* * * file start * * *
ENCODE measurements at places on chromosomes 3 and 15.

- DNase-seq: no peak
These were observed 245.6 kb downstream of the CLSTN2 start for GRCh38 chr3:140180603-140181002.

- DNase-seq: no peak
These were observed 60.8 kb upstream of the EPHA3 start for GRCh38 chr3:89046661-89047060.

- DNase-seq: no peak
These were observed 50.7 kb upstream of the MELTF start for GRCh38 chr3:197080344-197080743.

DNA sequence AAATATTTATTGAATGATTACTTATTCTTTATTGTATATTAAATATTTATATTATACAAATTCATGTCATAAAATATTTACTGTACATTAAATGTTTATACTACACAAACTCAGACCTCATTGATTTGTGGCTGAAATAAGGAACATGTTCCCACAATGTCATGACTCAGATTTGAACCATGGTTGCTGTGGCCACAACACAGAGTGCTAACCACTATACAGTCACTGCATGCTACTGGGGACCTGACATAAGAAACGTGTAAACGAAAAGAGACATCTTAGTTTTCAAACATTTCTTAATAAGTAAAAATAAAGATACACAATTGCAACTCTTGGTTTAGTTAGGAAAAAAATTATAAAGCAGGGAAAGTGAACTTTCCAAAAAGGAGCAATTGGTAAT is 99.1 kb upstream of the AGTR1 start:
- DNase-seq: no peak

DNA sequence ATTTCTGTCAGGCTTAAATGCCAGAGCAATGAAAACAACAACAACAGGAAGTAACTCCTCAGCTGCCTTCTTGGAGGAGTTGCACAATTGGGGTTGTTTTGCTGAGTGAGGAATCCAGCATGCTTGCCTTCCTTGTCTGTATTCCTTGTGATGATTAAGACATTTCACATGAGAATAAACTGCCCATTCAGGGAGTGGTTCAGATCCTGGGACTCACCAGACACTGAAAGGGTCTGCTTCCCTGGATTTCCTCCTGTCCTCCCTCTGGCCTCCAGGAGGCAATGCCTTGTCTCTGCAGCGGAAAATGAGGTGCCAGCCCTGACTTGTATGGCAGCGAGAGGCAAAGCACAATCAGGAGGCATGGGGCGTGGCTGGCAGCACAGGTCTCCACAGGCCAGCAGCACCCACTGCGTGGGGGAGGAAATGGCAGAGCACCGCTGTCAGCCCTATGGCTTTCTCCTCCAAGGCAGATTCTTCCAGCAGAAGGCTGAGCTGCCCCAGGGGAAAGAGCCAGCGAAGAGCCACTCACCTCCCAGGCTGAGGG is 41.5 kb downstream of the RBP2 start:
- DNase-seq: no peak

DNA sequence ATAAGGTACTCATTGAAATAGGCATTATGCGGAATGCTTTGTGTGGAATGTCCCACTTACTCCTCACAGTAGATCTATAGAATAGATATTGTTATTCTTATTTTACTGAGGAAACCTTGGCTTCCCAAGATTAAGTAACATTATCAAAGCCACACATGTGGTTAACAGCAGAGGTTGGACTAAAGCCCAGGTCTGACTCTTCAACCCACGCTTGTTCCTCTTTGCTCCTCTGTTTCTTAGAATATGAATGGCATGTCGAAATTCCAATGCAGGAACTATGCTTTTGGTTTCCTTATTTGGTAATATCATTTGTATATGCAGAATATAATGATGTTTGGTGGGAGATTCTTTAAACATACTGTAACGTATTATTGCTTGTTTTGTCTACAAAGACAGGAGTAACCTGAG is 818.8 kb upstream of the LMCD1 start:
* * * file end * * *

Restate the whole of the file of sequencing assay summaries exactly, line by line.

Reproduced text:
ENCODE measurements at places on chromosomes 3 and 15.

- DNase-seq: no peak
These were observed 245.6 kb downstream of the CLSTN2 start for GRCh38 chr3:140180603-140181002.

- DNase-seq: no peak
These were observed 60.8 kb upstream of the EPHA3 start for GRCh38 chr3:89046661-89047060.

- DNase-seq: no peak
These were observed 50.7 kb upstream of the MELTF start for GRCh38 chr3:197080344-197080743.

DNA sequence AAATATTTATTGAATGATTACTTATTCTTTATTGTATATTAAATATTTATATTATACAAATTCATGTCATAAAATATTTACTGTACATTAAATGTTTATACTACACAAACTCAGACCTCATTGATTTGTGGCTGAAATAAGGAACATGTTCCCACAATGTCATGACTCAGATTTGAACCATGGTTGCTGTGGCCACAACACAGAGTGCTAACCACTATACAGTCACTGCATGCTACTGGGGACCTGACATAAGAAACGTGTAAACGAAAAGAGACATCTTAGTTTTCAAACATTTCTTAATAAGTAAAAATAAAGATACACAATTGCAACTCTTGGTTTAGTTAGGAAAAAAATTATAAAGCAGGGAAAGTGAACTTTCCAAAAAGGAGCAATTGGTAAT is 99.1 kb upstream of the AGTR1 start:
- DNase-seq: no peak

DNA sequence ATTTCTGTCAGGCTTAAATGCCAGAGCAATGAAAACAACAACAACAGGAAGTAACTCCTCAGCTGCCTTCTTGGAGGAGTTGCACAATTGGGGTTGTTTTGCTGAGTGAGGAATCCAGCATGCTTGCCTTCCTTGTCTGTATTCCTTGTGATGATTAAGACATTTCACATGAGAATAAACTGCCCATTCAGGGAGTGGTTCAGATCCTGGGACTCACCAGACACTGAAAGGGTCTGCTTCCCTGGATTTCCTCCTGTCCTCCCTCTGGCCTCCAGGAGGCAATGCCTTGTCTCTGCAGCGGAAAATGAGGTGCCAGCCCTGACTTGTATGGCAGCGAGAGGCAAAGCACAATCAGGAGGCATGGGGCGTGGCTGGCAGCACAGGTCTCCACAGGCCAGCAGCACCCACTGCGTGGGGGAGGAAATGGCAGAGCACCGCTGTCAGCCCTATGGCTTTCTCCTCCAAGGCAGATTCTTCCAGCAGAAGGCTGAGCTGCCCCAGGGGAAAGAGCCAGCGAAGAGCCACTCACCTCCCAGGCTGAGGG is 41.5 kb downstream of the RBP2 start:
- DNase-seq: no peak

DNA sequence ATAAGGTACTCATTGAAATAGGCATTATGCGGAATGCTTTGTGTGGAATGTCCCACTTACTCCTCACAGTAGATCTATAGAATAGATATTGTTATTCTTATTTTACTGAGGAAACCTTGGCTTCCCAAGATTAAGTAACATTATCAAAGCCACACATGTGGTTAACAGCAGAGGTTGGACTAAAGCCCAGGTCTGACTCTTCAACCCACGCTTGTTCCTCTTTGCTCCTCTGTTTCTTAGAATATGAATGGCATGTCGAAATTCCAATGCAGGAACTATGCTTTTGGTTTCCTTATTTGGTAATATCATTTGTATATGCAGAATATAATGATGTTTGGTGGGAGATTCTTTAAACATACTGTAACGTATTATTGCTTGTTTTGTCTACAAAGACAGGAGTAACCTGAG is 818.8 kb upstream of the LMCD1 start: